Food trails are about more than just, well, food – they provide a unique opportunity to explore a region through a specific culinary item or dish. Because trails are usually a loose collection of food-themed destinations rather than a Point-A-to-Point-B route, you can plan a vacation around them or incorporate them into existing travel plans. These six mouthwatering food trails will tantalize your taste buds and satisfy your sense of adventure.
The green chile cheeseburger – a traditional cheesy patty topped with New Mexico‘s infamous Hatch green chiles – dates back to the heyday of Route 66 when one establishment ran out of bowls for its green chile and topped a burger with it, instead. Over the years, the green chile cheeseburger made its way on to the menus of restaurants, cafes, and drive-ins across the state, so whether you find yourself in Santa Fe, Roswell, or beyond, you can try one. One of the must-try highlights on the route is in San Antonio. The Buckhorn Tavern is said to serve one of the state’s best burgers; owner Bobby Olguin even beat Chef Bobby Flay in the Green Chile Cheeseburger Throwdown in 2009!
This spicy route through Southeast Arizona showcases 12 family-owned restaurants, a tortilla factory and a chile farm. Don’t miss El Coronado’s huevos rancheros, El Charro’s chalaca (a fried corn masa cup filled with chili, cheese, and salad), and La Casita Café’s green chile burro enchilada style, all served with salsa (naturally). When you’re not sampling the local cuisine, visit the Rex Allen Museum in Willcox, tour the mine in Morenci, bathe in nearby hot springs, or spend some time at Discovery Park and Mt. Graham International Observatory.
Winding its way through four counties in Northwest Illinois, the Blackhawk Chocolate Trail guides you to all things chocolate from candy shops to bakeries, tea rooms, and old-fashioned soda fountains. Along the way, you can shop for antiques, visit Ronald Regan’s boyhood home, or taste some varietals at Hailey’s Winery. Burn off those extra chocolate-sampling calories with a hike in nearby state parks, like Castle Rock State Park or Green River State Wildlife Area.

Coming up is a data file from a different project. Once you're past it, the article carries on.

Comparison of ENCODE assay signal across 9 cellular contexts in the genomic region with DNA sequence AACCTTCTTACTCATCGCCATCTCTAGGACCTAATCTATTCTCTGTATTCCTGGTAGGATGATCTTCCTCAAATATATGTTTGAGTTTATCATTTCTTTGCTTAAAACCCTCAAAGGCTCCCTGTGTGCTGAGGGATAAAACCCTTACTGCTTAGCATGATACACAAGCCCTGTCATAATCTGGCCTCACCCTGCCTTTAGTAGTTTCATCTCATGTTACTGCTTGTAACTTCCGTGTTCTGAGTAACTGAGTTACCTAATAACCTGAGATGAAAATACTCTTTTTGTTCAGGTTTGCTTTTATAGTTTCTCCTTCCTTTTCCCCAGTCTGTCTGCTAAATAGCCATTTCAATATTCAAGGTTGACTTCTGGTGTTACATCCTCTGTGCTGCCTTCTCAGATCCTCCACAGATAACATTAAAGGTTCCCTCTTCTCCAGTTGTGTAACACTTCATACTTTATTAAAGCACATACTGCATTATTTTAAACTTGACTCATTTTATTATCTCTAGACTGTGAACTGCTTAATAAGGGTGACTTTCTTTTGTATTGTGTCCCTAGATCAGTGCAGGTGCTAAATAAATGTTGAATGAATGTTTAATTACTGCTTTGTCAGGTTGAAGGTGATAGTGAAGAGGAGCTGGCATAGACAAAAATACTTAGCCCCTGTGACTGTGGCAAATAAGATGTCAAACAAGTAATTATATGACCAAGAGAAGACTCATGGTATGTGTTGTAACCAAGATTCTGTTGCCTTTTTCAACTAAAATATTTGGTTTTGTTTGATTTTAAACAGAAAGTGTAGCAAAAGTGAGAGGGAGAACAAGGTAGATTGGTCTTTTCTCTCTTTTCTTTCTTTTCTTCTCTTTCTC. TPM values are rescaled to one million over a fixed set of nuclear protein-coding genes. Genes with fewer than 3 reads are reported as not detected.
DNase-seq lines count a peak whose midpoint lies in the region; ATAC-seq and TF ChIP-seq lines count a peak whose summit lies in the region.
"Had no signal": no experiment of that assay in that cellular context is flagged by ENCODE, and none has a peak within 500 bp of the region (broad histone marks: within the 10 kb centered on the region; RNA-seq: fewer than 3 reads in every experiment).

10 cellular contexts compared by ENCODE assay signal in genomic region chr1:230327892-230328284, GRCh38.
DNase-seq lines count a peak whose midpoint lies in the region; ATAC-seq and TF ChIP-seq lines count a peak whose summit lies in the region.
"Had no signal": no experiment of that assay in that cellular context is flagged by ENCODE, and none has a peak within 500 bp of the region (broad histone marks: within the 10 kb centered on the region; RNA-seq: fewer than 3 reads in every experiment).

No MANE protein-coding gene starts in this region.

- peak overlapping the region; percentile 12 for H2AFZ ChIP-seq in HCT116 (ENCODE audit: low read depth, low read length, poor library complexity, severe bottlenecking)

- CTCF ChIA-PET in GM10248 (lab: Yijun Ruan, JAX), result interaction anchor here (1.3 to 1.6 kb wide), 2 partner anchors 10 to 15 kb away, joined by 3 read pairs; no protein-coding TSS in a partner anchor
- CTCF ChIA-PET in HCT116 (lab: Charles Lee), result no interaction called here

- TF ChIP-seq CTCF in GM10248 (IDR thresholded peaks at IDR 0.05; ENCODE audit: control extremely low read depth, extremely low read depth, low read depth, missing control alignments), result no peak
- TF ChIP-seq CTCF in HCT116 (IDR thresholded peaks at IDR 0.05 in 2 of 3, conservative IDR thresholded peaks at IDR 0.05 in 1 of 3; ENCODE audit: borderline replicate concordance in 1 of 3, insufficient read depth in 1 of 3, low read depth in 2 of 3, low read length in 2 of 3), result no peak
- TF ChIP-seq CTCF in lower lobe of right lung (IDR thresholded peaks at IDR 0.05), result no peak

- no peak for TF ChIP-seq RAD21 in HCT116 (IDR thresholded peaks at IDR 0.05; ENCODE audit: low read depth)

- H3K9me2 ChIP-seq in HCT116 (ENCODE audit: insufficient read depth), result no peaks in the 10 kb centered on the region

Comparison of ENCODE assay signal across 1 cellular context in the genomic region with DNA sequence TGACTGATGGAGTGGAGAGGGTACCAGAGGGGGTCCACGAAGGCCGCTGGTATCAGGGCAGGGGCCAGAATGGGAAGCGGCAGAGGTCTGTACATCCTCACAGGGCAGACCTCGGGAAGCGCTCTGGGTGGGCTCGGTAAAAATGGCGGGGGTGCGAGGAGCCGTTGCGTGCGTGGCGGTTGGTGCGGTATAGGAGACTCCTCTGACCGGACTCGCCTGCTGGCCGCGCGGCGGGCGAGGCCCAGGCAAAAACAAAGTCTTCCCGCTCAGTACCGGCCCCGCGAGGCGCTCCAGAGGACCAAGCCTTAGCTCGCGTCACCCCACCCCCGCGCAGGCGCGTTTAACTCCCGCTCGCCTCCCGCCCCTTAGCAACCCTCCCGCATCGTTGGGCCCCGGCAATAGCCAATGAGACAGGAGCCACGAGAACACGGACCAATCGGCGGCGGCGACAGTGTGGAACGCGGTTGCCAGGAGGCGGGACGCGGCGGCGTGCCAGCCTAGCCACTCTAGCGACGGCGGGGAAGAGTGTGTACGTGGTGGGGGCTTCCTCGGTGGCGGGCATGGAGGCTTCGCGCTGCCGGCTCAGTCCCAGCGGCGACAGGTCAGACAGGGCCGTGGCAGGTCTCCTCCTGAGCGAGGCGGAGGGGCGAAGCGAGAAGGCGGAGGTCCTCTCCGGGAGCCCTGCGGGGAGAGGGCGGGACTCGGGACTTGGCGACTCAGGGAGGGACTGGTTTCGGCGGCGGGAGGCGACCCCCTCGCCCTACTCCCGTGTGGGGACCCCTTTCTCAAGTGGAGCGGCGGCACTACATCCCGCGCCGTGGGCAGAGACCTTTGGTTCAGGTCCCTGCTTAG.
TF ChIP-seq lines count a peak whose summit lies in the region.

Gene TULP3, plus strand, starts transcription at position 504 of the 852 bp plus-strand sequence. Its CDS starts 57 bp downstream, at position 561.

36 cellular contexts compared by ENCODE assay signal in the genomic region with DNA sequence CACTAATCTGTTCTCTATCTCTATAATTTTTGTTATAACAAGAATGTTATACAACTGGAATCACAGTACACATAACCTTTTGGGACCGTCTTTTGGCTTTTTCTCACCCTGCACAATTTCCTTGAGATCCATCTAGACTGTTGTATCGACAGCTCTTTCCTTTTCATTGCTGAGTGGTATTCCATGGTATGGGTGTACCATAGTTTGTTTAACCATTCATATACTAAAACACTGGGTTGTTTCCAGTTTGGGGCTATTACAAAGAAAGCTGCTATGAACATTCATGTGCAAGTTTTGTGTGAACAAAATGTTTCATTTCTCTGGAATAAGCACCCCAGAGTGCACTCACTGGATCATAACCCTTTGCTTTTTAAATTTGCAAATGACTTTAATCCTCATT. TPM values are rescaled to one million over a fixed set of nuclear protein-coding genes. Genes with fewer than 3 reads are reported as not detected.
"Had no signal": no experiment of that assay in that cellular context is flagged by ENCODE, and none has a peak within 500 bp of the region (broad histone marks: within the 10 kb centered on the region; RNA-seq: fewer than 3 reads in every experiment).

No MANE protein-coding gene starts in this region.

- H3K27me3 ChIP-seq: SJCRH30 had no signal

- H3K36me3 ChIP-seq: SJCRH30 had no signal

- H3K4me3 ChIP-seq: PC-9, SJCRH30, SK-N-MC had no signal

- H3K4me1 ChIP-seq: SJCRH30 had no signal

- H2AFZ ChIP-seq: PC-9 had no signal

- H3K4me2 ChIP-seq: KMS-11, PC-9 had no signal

You may not know it, but Indiana serves some of the country’s best baked goods, including breads, cakes, cookies, scones, and cinnamon rolls, but it’s the signature Hoosier pie – a creamy, melt-in-your-mouth sugar pie – that has put many of the state’s bakeries on the map. This trail directs you to some of Indiana’s small towns where you can walk through historic districts, peruse boutique shops, or explore community museums. If you can only stop at one eatery, though, consider Mrs. Wick’s Pies in Winchester or Triple XXX Family Restaurant in Lafayette, said to be the state’s oldest drive-in.
For a change of pace, communities of BBQ connoisseurs – not restaurants – are the stops along this Texas trail. Start in Taylor, just northeast of Austin, at Louie Mueller Barbecue. Then, head south to Elgin, the Sausage Capital of Texas, where Meyer’s Elgin Sausage and Southside Market and Barbeque serve perfectly smoked meats. In Lockhart, the Barbeque Capital of Texas, you’ll have the choice of four restaurants: Black’s Barbecue, Chisholm Trail Bar-B-Que, Smitty’s Market, and Kreuz Market (don’t even think about asking for sauce here). The trail ends in Luling, home to the Watermelon Thump http://www.watermelonthump.com/, a celebration promoting the city’s watermelon industry, and to Luling Bar-B-Q and Luling City Market.
The Cheese Trail features 13 dairies and farms in the Finger Lakes area southwest of Syracuse, New York. Each produces small batch artisanal cheese ranging from cheddar and Swiss to chevre, fresh curds, and kefir. Local cheese shops, orchards, bakeries, and wineries compliment these stops. Before you go, call ahead, especially during the winter or on weekdays: Since these are working farms, hours may vary depending on the season.